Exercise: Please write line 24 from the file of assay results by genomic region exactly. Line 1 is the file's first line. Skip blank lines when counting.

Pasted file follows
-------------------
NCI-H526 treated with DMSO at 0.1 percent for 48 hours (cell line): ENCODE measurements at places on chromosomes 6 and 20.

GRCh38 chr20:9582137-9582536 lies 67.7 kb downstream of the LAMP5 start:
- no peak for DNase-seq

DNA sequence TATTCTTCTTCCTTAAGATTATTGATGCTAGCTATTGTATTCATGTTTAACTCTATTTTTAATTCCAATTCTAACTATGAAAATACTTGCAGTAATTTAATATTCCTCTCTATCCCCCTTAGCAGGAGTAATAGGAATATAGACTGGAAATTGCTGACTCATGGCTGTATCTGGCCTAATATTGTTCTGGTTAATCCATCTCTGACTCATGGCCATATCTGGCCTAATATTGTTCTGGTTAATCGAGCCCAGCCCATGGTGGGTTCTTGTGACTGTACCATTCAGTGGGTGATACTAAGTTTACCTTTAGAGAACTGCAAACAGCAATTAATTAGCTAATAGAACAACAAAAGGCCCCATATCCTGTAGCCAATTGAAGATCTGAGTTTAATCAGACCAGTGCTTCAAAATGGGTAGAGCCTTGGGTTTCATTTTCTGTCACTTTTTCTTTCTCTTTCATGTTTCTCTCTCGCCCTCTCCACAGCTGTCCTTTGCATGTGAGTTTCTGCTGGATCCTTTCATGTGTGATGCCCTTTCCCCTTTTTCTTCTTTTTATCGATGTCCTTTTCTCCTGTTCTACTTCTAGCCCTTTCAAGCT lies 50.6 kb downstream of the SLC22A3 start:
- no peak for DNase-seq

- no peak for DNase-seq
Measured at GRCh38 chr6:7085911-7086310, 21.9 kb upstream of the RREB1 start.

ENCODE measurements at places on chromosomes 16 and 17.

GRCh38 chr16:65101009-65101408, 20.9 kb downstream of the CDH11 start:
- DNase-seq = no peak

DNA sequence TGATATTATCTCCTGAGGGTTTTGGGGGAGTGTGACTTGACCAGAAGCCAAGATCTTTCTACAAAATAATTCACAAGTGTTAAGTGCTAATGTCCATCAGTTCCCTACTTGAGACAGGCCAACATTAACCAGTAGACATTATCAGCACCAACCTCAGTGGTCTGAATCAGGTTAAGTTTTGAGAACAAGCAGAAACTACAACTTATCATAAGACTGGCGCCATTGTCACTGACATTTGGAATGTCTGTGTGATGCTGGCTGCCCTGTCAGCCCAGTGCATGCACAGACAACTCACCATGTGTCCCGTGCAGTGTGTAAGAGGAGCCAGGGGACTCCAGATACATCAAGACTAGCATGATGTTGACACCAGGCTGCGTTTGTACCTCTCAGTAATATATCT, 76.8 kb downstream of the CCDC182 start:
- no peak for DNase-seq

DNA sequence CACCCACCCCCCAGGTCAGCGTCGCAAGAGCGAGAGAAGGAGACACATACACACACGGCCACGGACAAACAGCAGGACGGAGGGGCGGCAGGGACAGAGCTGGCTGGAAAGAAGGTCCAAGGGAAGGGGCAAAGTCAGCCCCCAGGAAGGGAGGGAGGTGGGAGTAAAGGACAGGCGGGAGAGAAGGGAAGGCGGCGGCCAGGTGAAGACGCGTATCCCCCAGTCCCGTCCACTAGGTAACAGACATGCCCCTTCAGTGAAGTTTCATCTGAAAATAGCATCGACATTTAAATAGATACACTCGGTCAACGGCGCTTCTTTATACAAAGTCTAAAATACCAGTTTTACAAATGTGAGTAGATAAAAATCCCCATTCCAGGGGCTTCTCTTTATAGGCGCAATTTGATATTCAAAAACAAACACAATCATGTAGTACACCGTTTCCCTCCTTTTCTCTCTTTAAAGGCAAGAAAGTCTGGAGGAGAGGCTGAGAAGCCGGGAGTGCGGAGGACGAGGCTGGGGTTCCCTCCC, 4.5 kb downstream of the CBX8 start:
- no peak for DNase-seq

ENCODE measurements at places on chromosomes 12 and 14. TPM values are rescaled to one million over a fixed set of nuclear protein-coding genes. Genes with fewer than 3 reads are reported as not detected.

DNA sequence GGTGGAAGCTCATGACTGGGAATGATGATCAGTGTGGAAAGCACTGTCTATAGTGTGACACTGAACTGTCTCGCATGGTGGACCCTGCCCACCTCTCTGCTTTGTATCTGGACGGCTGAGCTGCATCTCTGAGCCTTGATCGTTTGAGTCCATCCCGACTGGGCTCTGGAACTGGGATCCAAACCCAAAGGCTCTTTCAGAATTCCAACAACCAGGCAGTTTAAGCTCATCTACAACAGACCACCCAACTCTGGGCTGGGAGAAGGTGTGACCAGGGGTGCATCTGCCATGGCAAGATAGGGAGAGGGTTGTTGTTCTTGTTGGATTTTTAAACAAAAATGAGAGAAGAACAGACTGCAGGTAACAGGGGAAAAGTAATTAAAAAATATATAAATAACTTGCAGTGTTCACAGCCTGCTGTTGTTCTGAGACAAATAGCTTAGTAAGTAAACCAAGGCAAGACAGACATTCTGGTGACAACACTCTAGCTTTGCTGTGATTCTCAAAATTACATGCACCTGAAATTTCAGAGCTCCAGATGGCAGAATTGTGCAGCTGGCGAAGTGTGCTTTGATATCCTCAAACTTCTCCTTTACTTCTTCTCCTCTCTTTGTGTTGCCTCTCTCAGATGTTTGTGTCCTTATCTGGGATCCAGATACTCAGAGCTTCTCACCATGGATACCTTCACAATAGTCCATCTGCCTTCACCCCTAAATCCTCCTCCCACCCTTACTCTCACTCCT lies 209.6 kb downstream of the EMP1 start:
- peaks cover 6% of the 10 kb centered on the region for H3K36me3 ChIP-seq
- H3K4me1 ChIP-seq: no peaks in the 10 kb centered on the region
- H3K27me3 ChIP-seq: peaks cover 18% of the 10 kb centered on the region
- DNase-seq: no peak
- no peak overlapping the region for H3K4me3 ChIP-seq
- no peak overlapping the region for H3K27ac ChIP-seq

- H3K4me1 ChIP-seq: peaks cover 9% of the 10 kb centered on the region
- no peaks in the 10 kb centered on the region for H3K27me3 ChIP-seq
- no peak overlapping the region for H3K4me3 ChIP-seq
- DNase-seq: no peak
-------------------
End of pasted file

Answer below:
- no peaks in the 10 kb centered on the region for H3K27me3 ChIP-seq